This reminds me of a story involving my great-grandfather, Haji Wan Musa Abdul Samad, who was the mufti of Kelantan from 1908 to 1916. When the Sultan and the authorities wanted to build a concrete version of Masjid Muhammadi (Kelantan’s state mosque) to replace the previous wooden structure, he resigned in protest as he believed that the zakat fitrah (which is paid by Muslims at the end of Ramadan) — which they wanted to use to fund the new mosque — must be only given to the poor and not used for development.
My point is that the Umno-owned newspapers are missing the point by trying to pin the blame on the Christians (for engaging in charitable works among Muslims) and poor Muslims (for being recipients of the charity). Malaysian Muslims should rather be asking why some of our fellow ummah are falling through the cracks despite the many resources at our disposal to help them.
Recently, a constituent of mine told me the story of the blind Jewish beggar. At the market, the beggar would curse Prophet Muhammad s.a.w. as a lunatic or a sorcerer. When the Prophet learned about this, he decided not to get angry but instead would visit the beggar every day to feed him without saying a word. The beggar would eat contentedly without realising that it was the same person he was cursing every day who was feeding him.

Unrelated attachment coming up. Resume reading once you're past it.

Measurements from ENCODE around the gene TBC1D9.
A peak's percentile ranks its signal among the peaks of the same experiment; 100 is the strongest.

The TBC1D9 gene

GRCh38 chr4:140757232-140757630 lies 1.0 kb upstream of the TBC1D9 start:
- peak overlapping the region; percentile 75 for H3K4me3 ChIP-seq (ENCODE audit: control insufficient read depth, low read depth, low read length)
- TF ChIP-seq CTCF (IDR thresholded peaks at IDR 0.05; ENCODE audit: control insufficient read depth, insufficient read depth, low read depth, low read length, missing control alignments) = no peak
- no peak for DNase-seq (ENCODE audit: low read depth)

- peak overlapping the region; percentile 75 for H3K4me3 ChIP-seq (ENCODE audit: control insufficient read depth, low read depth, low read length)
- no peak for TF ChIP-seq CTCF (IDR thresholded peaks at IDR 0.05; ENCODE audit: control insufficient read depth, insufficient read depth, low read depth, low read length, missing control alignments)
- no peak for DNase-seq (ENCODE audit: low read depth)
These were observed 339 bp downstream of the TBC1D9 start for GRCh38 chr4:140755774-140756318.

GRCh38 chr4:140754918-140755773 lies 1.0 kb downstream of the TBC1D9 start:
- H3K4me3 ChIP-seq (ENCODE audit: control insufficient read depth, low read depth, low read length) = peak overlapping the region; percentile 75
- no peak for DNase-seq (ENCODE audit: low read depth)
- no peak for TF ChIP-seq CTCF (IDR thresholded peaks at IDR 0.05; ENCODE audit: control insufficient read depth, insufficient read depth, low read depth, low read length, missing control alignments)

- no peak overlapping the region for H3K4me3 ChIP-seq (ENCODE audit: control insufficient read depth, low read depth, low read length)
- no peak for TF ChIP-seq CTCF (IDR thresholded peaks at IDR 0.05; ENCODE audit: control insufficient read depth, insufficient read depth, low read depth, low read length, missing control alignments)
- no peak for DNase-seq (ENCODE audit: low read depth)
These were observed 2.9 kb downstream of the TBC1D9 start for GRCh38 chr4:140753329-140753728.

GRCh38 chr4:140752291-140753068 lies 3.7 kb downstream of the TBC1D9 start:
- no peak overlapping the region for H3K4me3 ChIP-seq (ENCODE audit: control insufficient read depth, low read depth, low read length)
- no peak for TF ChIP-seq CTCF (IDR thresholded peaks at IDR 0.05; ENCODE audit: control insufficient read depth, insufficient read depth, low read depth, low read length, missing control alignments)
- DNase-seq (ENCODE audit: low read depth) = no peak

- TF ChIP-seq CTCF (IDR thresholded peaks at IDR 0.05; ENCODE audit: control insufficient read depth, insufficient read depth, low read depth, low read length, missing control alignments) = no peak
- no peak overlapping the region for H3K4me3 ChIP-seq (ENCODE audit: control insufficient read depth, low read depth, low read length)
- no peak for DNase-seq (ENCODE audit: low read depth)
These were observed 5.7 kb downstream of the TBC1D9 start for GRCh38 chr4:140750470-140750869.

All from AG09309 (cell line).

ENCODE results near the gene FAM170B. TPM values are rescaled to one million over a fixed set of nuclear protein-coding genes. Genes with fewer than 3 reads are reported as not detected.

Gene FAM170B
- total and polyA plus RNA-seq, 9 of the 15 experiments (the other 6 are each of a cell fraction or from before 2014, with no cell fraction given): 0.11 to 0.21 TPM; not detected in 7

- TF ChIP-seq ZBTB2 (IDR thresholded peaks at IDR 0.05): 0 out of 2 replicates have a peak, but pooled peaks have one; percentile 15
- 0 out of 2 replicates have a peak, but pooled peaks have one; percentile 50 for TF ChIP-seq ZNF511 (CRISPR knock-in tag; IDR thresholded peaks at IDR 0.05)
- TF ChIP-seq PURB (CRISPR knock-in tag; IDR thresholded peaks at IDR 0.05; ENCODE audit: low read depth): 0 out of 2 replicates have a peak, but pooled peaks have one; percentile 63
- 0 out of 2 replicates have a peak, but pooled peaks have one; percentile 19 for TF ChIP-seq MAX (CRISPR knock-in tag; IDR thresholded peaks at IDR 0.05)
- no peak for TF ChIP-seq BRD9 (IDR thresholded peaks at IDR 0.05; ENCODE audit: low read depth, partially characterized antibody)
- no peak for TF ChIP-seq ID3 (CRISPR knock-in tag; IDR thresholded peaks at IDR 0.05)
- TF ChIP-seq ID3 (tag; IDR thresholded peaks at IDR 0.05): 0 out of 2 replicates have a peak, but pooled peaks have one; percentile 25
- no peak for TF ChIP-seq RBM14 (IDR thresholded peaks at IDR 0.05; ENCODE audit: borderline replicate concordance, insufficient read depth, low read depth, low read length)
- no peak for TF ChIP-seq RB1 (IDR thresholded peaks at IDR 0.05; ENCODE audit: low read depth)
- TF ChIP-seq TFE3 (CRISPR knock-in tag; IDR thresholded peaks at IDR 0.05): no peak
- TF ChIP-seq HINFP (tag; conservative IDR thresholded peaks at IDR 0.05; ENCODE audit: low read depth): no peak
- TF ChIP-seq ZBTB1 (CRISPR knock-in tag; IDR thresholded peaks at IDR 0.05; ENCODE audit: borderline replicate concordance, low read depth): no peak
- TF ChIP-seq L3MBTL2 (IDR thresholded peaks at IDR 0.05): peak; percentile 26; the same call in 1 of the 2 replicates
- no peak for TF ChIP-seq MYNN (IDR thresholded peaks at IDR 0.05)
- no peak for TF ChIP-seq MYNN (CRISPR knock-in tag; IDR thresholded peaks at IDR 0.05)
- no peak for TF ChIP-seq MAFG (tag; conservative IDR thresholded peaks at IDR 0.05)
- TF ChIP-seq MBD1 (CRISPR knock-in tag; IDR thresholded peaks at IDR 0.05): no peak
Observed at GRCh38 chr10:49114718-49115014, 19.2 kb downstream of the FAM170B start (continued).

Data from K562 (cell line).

When the Prophet passed away, Caliph Abu Bakr as-Siddiq took over the responsibility. But when Abu Bakr first fed the beggar, the beggar became angry and shouted that this was not the same man who used to feed him all this while.
Abu Bakr immediately cried and revealed to the beggar that the person who has been feeding him all this while was the Prophet himself. The beggar could not believe it, remembering how cruel he was to the man who showed him only kindness.
Is our response reflective of the Prophet’s exemplary personality?
We should be concentrating on helping poor Muslims (and non-Muslims), rather than intimidating religious or ethnic minorities.
Posted by adminis at 12:42 PM